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  • Age-related macular degeneration (AMD), is the most common cause of blindness for people over 65 in the U.S.
  • A new study used stem cells to help recreate the part of the retina affected by AMD and has the potential to help researchers learn more about the condition
  • Researchers made a biodegradable model through 3D printing that allowed them to study the blood-retinal barrier.

Nearly 20 million adults in the United States are living with age-related macular degeneration (AMD), a condition that can lead to blindness.

Now a recent study using a new, tech-forward model of the retina has the potential to help researchers learn more about macular degeneration, including how we might be able to treat it. The work was published in the scientific journal Nature Methods.

One of the challenges to studying and treating AMD is that it is difficult to observe the progression of the condition in human beings without a physiological model.

This new research developed a biodegradable model through 3D printing that allows researchers to study what is known as the blood-retinal barrier. The blood-retinal barrier is involved in the delivery of nutrients and removal of wastes from retinal pigment epithelial cells, which themselves are important for the health of photoreceptors in your eyes.

“By recreating that barrier, what they did is they created a cellular surface on both sides of the model,” said Dr. Mark Fromer, an ophthalmologist at Manhattan Eye, Ear and Throat Hospital.

This model recreates components of the blood-retinal barrier, which includes the retinal pigment epithelium, Bruch’s membrane, and choriocapillaris, all of which are important when studying AMD. Typically, Bruch’s membrane helps to regulate the exchange of nutrients and waste between the blood vessel-rich choriocapillaris and the retinal pigment epithelium. However, the effects of AMD can disrupt this process, damaging the retinal pigment epithelium and eventually impacting vision

“By creating this 3D image, all of these components can begin to help researchers study the process [of AMD]. The researchers created a system to study the disease process in vitro, versus in vivo, which is a huge difference.”

First, the researchers printed a combination of stem cells for three different cell types (endothelial cells, pericytes, and fibroblasts) onto a 3D scaffold. Then, they seeded retinal pigment epithelial cells onto the other side of the scaffold. The cells then began to create actual layers that resemble structures you would find in the anatomy of a human eye.

The hope would then be that scientists can eventually use this model to study AMD and potentially develop more effective treatments that can help to treat or cure the condition.

Macular degeneration, or age-related macular degeneration, is a problem with the eye’s retina. It happens when a part of the retina, called the macula, is damaged. The damage to the macula impairs a person’s ability to see fine details, whether near or far, while peripheral vision remains normal.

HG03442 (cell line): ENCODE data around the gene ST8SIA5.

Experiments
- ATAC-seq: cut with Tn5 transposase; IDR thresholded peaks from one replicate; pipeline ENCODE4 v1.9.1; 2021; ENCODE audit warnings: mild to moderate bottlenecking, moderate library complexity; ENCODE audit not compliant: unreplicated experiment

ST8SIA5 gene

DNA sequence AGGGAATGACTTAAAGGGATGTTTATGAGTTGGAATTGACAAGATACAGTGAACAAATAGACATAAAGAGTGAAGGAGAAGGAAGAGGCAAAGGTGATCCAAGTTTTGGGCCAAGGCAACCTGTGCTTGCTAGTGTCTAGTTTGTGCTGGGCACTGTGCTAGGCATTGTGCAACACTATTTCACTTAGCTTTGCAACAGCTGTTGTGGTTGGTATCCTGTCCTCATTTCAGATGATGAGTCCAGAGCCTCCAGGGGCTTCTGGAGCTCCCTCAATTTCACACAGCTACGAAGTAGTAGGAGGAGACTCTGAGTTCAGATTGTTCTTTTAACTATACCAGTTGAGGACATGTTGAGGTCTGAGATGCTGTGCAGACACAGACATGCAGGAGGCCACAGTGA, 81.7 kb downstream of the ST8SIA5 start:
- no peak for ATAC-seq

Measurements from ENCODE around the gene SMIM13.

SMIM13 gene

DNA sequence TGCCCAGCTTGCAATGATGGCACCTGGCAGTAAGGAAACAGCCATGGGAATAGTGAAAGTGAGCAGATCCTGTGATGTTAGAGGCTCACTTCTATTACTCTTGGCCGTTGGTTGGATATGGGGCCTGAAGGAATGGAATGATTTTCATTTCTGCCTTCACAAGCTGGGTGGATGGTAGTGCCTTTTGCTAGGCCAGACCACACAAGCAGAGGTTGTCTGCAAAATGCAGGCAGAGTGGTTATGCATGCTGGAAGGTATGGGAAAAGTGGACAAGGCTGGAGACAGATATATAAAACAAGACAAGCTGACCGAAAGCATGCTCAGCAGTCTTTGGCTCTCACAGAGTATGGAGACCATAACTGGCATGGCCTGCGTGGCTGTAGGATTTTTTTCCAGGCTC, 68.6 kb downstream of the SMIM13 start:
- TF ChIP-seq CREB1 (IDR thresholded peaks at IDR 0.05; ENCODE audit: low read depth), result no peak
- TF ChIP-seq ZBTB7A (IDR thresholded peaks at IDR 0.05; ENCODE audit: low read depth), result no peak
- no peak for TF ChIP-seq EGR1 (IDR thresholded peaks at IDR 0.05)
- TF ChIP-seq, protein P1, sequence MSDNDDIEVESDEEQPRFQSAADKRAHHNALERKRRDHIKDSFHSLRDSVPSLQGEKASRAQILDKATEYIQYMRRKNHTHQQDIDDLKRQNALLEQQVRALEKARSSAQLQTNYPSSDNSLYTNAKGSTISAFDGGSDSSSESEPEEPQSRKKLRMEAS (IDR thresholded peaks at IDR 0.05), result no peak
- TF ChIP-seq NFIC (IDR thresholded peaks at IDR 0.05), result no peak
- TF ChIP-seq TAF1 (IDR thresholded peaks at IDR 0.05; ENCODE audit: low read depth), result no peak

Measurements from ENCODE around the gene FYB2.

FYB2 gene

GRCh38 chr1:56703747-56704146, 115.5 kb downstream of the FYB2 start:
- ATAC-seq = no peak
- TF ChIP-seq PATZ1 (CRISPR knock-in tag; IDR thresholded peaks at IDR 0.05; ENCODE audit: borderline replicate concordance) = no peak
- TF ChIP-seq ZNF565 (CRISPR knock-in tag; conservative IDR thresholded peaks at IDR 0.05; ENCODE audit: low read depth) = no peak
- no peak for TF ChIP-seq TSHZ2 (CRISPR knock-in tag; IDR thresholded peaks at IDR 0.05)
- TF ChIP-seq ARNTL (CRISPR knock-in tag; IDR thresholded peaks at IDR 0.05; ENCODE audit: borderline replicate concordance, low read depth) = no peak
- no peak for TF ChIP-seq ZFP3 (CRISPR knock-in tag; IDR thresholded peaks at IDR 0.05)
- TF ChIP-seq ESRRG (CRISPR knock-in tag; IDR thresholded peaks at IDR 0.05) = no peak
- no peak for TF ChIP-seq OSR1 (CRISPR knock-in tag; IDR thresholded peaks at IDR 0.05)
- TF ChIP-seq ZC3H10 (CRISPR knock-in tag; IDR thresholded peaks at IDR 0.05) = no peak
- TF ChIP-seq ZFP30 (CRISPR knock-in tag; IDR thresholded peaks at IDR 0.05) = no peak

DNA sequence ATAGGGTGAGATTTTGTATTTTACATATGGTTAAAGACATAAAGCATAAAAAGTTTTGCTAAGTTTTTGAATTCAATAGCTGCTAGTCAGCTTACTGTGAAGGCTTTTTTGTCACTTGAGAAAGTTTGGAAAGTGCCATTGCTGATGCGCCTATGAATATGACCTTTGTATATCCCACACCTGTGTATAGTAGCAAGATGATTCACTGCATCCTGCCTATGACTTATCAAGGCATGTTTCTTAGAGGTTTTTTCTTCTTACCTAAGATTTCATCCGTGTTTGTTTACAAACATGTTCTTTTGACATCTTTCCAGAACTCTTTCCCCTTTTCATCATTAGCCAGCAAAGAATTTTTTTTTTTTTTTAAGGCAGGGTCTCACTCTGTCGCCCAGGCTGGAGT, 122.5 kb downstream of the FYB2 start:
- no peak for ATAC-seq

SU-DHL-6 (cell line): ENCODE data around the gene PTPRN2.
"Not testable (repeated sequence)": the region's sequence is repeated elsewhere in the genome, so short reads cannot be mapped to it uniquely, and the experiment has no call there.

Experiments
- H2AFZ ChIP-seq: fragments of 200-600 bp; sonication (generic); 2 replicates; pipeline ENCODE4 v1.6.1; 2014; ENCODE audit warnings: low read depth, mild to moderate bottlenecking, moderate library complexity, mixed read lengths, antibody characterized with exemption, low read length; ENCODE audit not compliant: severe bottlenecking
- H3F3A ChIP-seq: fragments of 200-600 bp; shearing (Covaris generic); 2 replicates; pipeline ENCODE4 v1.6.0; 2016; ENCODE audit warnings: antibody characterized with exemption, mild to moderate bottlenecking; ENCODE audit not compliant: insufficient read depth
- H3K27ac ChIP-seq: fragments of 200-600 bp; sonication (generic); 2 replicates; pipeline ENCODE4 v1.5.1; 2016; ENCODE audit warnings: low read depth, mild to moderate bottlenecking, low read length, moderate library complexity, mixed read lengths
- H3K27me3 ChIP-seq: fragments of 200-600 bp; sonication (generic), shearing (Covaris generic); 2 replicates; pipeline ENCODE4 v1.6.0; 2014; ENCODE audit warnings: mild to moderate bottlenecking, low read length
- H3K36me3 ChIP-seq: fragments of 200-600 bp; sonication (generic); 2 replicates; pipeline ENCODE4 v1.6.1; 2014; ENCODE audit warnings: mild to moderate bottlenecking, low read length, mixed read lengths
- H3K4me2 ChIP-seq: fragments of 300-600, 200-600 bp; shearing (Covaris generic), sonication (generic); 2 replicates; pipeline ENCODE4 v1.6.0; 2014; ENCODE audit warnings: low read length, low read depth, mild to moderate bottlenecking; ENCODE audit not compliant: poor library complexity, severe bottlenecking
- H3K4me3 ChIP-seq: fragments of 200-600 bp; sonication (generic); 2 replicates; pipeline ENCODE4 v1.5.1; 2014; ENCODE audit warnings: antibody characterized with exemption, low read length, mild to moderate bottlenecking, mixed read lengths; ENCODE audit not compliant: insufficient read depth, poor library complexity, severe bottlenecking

There are two types of macular degeneration: dry and wet. Dry AMD is the most common, affecting about 80% of people who have AMD. Dry AMD happens when the macula thins out with age and starts to produce protein growths, which begin to break down the retina pigment epithelium, as well as disturb blood vessels behind the eye. Ultimately this leads to the destruction of the blood vessels and can cause blindness.

Wet AMD is less common, but more serious. This occurs when abnormal blood vessels grow underneath the retina, which may leak blood or other fluids, and causes scarring of the macula, again leading to blindness.

Currently, there is no way to treat the dry form of AMD. To treat wet AMD, medications called anti-VEGF injections can help to reduce the number of abnormal blood vessels in the retina. VEGF, or vascular endothelial growth factor, is what causes the growth of blood vessels behind the retina. The increase in VEGF is part of what causes wet AMD.

“Those injections limit the [protein] growth factors by blocking the VEGF on the retina, which inhibits bleeding underneath the retina.”

That is for wet AMD. Dry AMD does not have any official treatments, though, according to Fromer, injectables are coming out designed to inhibit retinal degeneration for dry AMD.

That’s why this new research could be potentially a game-changer, as it allows researchers to study the entire picture of how the outer blood retinal barrier is affected in AMD. The 3D model can create both dry and wet AMD scenarios.

“You can look at how different drugs might affect that outer blood-retinal barrier. You can look at the complex interactions between the different types of cells within that region. It’s much more difficult to do that in a live setting. It may even allow in the future a genetically engineered retina that could be transplanted,” added Fromer. “That’s way down the road. But that would be the hope.”

This research is still in its early days and the study did have a few limitations. What researchers created is not exactly the same as what you’d see in an actual blood retinal barrier. The blood supply is also not the same and some of the cell types that are naturally in that barrier cannot be produced in this model.

Fromer said, “But they certainly have a strong foundation for examining the site where the disease occurs, which affects hundreds of millions of people.”